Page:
I recently heard somewhere that every 1 hour and 20mins, someone gets infected from HIV. I honestly don’t know where this came from or how this computation came about, what I do know is I meet a newbie at least once every other day in Twitter alone.
While it is indeed alarming to know that the spread of disease is declining globally, this is NOT the case in the Philippiness. It is said that “431 new #HIV cases for June Brings total for 2013 at 2,323 and from 1984 at 14,025 This year there is one new HIV case reported every 2hrs” as twitted by @erictayagSays
A few new brave pozzie twitters have come out recently seeking support online. It is my observation that anxiety is brought about by a great lack of understanding of the virus and its treatment. But why the lack of understanding?
It seems that a few clinics are alleged to have conducted NO pre- and post-test counseling. Pre-test and Post-test counseling sessions are very important. They give pertinent information on what to do and where to go next. I have brought up this issue to at least two NGOs but to no avail. Some recent non-counseling allegations were m/c in SM North Edsa and h/w in Greenbelt. h/w even “texted” the reactive result to its client.
And so our new pozzie wanders off not knowing what to do next.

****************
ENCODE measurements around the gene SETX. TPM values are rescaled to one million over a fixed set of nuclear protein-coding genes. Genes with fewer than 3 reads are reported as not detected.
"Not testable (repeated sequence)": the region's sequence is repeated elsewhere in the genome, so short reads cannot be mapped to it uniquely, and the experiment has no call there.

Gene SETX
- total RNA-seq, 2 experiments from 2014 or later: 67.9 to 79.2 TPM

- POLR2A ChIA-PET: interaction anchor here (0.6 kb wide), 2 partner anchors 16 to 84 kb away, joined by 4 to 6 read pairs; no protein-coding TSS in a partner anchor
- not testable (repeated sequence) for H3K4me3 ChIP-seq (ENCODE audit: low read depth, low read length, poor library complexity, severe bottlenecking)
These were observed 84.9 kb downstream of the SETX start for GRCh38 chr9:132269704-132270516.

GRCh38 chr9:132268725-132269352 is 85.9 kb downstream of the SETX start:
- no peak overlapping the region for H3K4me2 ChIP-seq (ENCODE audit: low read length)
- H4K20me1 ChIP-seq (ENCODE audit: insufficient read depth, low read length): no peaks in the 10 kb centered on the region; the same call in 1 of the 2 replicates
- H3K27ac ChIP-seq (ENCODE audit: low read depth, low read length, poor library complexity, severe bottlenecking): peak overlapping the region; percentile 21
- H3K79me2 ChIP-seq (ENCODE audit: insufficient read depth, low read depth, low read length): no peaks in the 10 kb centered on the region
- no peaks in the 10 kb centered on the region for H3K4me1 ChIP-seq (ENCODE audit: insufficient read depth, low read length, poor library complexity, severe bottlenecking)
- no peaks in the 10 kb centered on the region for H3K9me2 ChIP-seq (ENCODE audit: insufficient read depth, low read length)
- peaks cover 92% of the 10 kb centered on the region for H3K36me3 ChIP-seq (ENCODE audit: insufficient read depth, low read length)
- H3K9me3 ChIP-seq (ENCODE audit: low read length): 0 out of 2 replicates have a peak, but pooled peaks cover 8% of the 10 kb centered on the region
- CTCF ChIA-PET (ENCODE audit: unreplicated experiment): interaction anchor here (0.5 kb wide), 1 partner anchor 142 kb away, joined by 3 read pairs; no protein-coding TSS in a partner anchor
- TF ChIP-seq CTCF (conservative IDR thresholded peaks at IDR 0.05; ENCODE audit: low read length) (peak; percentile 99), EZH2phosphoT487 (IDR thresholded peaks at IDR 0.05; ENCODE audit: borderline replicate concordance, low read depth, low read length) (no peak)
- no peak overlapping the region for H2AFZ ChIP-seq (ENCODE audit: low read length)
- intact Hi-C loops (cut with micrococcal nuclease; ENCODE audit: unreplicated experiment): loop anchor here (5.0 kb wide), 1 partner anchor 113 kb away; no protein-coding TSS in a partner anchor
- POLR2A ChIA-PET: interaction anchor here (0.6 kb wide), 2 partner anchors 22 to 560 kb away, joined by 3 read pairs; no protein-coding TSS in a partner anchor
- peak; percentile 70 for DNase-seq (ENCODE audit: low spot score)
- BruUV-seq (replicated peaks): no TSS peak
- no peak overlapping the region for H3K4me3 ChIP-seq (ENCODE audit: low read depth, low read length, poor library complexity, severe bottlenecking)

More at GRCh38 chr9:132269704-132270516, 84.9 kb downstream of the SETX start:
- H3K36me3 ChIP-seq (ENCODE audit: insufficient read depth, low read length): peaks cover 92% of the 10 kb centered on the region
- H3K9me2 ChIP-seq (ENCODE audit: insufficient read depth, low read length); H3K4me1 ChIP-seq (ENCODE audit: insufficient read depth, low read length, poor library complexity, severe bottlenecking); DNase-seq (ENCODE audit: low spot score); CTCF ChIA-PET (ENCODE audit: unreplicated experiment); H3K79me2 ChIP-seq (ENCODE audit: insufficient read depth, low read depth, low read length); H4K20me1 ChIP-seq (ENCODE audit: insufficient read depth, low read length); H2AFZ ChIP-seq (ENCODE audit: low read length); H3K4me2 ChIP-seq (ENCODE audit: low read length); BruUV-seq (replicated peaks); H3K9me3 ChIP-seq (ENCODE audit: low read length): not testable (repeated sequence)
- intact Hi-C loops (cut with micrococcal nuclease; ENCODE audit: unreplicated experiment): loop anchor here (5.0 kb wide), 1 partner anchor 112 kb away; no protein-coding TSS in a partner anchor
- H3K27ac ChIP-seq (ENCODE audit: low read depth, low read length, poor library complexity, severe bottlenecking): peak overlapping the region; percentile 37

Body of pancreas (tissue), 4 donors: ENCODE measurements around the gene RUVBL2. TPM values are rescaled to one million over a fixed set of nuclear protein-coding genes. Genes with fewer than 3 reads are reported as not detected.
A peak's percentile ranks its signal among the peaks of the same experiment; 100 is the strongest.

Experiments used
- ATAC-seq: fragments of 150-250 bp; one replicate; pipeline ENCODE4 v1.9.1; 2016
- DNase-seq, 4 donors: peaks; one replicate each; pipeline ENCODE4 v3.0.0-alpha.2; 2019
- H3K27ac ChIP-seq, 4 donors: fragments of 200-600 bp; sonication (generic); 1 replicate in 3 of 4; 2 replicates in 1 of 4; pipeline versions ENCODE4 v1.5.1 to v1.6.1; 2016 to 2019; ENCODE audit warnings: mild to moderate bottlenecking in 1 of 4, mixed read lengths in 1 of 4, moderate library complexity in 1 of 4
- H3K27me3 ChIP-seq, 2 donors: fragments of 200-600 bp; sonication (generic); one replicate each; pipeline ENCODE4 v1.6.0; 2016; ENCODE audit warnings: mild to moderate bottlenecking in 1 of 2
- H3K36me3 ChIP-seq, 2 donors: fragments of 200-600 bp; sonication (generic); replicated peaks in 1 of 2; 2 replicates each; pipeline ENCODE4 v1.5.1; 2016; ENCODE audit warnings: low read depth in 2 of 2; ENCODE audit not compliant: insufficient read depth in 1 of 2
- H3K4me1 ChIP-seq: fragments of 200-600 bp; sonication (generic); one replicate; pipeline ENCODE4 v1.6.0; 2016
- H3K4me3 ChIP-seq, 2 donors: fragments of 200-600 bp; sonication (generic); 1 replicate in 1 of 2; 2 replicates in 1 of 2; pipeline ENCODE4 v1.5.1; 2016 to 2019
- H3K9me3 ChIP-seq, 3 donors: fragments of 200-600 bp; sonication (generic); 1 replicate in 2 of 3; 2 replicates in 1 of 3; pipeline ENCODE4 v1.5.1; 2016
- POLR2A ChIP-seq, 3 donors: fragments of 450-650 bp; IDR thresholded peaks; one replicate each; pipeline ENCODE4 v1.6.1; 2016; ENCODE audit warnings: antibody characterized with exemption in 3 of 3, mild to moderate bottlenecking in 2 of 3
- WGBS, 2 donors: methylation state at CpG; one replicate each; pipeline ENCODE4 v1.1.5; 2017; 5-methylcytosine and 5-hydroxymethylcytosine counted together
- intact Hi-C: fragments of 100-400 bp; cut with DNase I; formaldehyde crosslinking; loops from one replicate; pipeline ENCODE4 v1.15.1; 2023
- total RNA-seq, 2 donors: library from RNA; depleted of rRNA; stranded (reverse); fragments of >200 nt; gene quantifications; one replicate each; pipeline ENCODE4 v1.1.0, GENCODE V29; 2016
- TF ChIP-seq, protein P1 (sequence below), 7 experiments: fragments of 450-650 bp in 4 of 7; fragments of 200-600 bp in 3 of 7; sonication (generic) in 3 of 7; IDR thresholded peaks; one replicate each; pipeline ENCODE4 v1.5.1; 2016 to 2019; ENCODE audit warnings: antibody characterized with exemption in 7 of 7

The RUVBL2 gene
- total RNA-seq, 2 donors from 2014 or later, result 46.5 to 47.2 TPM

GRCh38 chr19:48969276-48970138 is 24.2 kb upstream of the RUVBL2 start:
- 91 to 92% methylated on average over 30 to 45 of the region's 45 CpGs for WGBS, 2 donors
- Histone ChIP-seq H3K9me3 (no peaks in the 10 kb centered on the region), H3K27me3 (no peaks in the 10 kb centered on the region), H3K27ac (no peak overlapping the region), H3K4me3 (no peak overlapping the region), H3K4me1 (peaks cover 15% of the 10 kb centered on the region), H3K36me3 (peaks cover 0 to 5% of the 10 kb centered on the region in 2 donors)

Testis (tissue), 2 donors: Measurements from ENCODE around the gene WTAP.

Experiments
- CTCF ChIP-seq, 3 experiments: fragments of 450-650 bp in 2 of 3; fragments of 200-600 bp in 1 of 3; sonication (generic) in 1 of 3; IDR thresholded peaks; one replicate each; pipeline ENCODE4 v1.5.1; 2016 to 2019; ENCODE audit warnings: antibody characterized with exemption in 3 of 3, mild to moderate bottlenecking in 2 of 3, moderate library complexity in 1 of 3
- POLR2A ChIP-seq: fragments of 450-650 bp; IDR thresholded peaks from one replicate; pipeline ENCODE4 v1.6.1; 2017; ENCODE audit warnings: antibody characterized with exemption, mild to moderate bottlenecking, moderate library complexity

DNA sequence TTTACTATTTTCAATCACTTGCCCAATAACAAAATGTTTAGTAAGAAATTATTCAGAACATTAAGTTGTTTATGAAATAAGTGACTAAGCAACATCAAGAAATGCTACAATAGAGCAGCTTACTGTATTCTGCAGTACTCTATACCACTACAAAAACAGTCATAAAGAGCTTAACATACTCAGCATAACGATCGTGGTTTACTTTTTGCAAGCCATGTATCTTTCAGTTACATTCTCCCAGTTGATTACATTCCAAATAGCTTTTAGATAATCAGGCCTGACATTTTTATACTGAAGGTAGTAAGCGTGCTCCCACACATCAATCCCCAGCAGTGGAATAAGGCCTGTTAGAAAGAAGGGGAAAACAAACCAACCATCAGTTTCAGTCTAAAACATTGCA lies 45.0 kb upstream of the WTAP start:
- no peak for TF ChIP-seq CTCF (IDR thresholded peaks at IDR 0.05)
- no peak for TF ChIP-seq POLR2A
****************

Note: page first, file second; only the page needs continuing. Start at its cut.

A common next step is voila! GO ONLINE. Google about #HIV and the experiences several PLHIVs have had over the years. Look at adverse effects of ARV and imagine themselves to be under the same condition. Some young ones would go look for other newbies and compare notes. Then?
The online world is full of information — rich and pure at that. You can find facts about HIV and generalize the facts as your own. You can find people who will tell you about their bouts and struggles over the past few years and the stories stop there.
You will encounter posts of people who are sick and you will go all anxious and end up thinking: How long shall I live?
Don’t get me wrong. Reading is a basic necessity towards learning and understanding all sorts of things. But know that what you read may not necessarily apply to you. Be informed but be cautious of what is around you.
Talk to people but know that you may have similar cases—you will never have THE SAME situation.
Read all you want. Interact all you want. But if this is what you want, learn to be brave when faced with seemingly frightening stories of other people and what you read online.
I cannot however tell anyone to talk(/read) and not to talk(/read) to this and that person(/website). Like I said, just be careful in what you read and who you talk to.
And always keep in mind:
- You are one unique case. No matter how seemingly same experience you may have with another person.
- Your doctor will always make the last call. As people will always tell you to do this and take that.
- You have a long, fruitful and great future ahead of you. Don’t waste it.
As closing, my boss told me the other day while we were stuck in the middle of the Greenbelt traffic jam:
The early diagnosis of HIV has one great blessing that comes with it. TIME. Time to reconcile with your enemies. Time to heal wounds. Time to touch other people’s lives. Time to look up to the heavens and reconcile with God. Time to create new memories with your loved ones. Time to give back to others.
So you see my new pozzie children, if you think you were diagnosed way too early, think again.